For some minutes he had been watching the Tower of Art […] As is the case with many things that are totally familiar, he hadn’t really looked at it for years.
Guards! Guards! (Terry Pratchett, 1989)
The first game by Daniel “Managore” Linssen I played was his metroidvania birdsong (2014). The game’s main appeal, in at least two ways, is its camera. The first way is the clearest: the viewport encompasses the whole game space and magnifies the player character’s immediate surroundings, producing an effect that is both disconcerting and very attractive. The game window, then, works as a conventional window and also as a very detailed minimap of the game world.
It doesn’t seem like a good idea on a marketing level, since the player has access to all the game content from the beginning. Everything she can play through is already in front of her, so birdsong spoils the surprise that, as a game, it should rely on. However, it can also be understood as a kind of promise: the world design will be interesting enough that it’ll be worth playing through, even after having already seen everything there is to play. It also helps that the visual distortion is strong enough for the shapes of many spaces to remain a mystery.
The second way in which the camera is birdsong’s main appeal doesn’t permeate the whole experience, but happens instead as a final surprise in a precise moment. On the last minutes of the game, when the player has fully accepted that the whole explorable space is contained inside the window, she has to jump over the leftmost wall of the terrain and fall beneath the map.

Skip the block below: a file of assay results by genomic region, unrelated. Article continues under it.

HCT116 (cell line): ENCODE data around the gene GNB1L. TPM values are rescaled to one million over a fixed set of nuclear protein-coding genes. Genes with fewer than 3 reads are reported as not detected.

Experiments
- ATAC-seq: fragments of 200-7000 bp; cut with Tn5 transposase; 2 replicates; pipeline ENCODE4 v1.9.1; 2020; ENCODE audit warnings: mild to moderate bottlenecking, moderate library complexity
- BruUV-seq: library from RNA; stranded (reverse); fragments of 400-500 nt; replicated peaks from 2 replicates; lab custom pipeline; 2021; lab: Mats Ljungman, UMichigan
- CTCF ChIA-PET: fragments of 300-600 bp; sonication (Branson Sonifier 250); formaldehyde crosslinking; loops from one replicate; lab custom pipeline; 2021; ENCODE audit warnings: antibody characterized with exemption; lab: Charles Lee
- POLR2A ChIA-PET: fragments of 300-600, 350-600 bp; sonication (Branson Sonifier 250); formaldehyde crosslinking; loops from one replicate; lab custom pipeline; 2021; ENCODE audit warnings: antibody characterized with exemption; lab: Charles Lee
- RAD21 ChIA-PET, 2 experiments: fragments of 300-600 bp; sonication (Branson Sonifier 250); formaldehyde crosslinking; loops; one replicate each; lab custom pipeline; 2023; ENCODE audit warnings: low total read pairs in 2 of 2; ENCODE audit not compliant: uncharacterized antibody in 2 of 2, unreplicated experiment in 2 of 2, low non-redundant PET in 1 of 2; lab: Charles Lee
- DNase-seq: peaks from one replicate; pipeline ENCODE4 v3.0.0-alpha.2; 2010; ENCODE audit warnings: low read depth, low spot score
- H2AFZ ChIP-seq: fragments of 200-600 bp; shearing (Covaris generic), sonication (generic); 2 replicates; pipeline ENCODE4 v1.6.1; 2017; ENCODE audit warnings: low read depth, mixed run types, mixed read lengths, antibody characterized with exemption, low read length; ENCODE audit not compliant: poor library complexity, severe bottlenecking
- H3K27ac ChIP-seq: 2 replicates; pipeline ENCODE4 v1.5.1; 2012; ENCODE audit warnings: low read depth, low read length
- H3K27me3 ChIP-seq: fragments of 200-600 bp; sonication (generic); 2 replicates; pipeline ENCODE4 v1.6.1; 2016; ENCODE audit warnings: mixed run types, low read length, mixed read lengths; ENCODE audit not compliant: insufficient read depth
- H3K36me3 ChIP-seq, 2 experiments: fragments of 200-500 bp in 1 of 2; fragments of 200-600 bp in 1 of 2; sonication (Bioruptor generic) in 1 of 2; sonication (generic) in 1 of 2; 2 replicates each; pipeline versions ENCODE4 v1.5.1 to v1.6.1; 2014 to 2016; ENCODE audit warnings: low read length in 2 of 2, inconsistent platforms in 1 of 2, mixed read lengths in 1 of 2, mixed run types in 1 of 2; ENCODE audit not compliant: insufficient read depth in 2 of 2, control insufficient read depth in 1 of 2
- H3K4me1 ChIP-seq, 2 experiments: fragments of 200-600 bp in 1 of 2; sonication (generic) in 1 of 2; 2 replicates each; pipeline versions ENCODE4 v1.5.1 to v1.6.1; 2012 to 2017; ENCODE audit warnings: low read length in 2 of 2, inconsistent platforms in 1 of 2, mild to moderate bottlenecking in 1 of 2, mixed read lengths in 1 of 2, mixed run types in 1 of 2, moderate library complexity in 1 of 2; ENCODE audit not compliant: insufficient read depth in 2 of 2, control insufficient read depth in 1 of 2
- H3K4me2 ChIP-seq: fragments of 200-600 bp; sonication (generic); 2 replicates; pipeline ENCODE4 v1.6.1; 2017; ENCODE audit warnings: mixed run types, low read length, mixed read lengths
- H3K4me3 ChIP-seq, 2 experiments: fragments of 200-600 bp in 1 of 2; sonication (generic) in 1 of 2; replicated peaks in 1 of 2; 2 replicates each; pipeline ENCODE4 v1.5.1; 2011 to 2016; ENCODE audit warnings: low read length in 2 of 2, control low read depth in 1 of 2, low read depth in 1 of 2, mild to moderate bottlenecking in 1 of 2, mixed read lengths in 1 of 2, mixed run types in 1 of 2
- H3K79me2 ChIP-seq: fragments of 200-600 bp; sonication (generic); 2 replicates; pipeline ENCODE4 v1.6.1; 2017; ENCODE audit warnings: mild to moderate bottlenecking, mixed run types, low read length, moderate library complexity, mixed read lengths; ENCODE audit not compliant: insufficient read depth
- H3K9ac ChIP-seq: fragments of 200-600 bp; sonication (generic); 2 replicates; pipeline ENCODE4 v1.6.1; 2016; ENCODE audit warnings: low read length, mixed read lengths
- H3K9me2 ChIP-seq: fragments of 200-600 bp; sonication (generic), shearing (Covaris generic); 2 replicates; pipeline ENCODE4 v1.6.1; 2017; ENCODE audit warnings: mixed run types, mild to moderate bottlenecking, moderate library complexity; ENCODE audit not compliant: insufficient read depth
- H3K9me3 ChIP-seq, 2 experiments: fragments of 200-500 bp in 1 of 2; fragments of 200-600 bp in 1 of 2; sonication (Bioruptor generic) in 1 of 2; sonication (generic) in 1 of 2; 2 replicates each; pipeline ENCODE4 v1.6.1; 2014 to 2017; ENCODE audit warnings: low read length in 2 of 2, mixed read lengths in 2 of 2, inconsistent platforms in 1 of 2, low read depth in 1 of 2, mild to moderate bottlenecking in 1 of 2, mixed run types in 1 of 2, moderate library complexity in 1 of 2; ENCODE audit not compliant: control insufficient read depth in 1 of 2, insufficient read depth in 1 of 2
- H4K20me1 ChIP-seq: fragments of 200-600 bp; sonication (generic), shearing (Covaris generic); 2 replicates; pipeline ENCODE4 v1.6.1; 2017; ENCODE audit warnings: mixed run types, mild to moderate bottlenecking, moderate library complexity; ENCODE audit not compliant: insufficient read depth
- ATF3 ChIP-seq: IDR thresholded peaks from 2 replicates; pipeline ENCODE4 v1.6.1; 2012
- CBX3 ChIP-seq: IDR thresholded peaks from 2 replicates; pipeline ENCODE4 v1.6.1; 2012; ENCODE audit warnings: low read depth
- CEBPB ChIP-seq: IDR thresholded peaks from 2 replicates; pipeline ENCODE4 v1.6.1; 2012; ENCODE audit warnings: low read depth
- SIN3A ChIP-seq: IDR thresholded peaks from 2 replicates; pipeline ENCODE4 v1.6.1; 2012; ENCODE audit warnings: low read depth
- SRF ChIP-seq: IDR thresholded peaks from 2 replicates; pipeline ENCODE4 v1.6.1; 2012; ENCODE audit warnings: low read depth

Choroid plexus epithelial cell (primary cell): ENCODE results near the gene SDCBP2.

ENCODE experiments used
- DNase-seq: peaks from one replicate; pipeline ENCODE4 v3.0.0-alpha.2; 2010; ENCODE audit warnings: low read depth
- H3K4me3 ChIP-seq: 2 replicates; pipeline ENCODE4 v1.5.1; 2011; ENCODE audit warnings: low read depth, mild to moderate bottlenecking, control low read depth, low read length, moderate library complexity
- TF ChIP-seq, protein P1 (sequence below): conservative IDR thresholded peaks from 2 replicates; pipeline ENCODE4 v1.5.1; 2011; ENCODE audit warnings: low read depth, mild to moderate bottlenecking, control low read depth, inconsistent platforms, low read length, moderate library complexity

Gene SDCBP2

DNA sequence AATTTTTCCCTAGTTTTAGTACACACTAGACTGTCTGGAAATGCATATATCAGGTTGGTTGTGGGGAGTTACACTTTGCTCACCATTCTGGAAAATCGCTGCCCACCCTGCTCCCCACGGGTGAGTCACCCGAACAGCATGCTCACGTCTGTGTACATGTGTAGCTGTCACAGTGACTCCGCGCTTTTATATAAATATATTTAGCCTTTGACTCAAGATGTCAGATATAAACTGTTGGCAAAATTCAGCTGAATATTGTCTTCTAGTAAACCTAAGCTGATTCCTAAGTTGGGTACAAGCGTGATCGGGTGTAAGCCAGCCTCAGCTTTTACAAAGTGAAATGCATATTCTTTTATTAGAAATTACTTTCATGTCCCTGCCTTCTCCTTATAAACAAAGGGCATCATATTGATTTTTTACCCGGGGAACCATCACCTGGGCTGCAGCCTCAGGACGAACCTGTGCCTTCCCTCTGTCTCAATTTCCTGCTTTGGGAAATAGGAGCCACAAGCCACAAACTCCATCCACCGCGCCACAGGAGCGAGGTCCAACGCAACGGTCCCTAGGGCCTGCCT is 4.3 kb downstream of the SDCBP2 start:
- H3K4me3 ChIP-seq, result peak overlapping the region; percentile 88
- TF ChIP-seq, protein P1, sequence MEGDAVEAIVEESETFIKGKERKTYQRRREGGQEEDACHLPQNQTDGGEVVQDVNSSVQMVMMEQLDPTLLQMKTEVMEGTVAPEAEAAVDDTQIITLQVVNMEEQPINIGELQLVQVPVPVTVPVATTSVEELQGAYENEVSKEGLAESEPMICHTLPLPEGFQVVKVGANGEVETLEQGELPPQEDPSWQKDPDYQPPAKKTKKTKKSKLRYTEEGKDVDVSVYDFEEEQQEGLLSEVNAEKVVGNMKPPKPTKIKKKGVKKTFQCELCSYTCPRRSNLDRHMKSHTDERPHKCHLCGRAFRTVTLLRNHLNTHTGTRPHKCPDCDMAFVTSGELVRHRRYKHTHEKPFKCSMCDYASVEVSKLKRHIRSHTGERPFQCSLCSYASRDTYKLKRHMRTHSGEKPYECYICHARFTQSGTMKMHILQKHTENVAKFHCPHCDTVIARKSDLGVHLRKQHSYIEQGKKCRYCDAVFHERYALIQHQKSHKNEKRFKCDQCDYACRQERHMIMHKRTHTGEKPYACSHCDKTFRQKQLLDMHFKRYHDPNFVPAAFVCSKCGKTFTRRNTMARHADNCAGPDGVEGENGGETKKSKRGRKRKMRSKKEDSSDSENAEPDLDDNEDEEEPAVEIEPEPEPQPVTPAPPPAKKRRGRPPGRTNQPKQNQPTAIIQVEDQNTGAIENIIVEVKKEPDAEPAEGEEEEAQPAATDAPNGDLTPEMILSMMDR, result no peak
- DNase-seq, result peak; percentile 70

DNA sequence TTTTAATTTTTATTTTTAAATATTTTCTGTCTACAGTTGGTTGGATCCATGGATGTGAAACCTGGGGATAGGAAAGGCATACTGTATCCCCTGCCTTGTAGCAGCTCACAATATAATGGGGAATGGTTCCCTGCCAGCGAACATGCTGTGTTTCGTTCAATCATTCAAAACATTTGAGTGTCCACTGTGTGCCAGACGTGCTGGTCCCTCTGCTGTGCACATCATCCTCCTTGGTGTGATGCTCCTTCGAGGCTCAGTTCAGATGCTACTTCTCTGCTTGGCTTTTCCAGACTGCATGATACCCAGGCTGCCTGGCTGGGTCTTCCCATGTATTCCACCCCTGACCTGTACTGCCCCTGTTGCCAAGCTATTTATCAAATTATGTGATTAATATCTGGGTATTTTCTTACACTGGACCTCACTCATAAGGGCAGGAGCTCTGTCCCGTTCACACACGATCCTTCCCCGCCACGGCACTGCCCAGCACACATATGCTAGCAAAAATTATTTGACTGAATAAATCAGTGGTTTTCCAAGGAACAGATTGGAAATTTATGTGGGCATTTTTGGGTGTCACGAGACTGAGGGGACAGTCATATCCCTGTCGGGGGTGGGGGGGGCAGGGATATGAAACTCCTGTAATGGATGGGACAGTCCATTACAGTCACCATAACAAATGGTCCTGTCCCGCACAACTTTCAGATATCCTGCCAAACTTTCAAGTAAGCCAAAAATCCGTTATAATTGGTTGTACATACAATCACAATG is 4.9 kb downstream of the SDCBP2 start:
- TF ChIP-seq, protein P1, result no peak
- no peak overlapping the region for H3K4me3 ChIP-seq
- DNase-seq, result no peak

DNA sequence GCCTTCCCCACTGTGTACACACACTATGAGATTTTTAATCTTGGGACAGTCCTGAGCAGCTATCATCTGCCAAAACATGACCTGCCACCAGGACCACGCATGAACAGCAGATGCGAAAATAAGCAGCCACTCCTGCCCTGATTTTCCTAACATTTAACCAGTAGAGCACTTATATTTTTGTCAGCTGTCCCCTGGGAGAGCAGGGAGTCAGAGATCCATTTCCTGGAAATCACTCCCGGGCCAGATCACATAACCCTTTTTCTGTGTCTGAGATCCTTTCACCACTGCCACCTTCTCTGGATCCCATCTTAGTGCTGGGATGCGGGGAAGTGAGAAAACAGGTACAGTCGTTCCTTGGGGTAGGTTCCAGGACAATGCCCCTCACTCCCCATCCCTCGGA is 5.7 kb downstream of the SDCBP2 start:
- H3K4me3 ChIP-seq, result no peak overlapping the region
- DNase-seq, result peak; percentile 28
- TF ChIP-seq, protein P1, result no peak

In games this event tends to kill the player character or have the camera follow them to a secret zone, but birdsong does something different: the player character (a raven) lands on the bottom border of the window and walks over it. If the game is in fullscreen mode, the raven walks over the monitor frame. The effect is disconcerting yet satisfying. In the words of letsplayer Jaime Gracious:
Whaaa… Oh my god! You can be at the bottom, it doesn’t die! My primitive gaming mind thought I would die if I touched the bottom, but no, this is how you get it. That’s so fucking cool!
Linssen knows we’re conditioned to ignore the borders of the games we play, and he uses this conditioning to land his work’s final stunt. It’s a frequent device in his works and one worth examining, both for its expressive potential and for what we may learn about the things we ignore in spite of daily contact.
A small yet frequent problem in modern life is being away from home and not remembering if we locked the door on our way out, or if we turned the heat off, or if we took off the clothes from the balcony (Google said it would rain). A mnemonic device is following these mundane actions we want to remember with some unusual ones. Locking the door and doing a little dance afterwards, for example, or making a strange noise. “Yes, I locked the door. I remember doing the little dance afterwards.”
Locking the door, turning off the heat, they’re things so common that they become the background noise in our lives. We do them in autopilot and forget they’re even there. The purpose of the little dance, says the internet, is linking a trivial event to a different, memorable one. The purpose of art, said Shklovsky, is expressing aspects of the world that we’re used to in new and convoluted ways, so we can see them as if for the first time, so we trip over their articulation and become unable to run by them without looking. This is called ostranenie or defamiliarization.
A work of art can defamiliarize any item of everyday life. Curiously enough, art is also part of everyday life, so a work can reflexively defamiliarize aspects of itself and the discipline it belongs to. Videogames, like any other art form, are crowded with common pieces we learn to manipulate and ignore at the same time.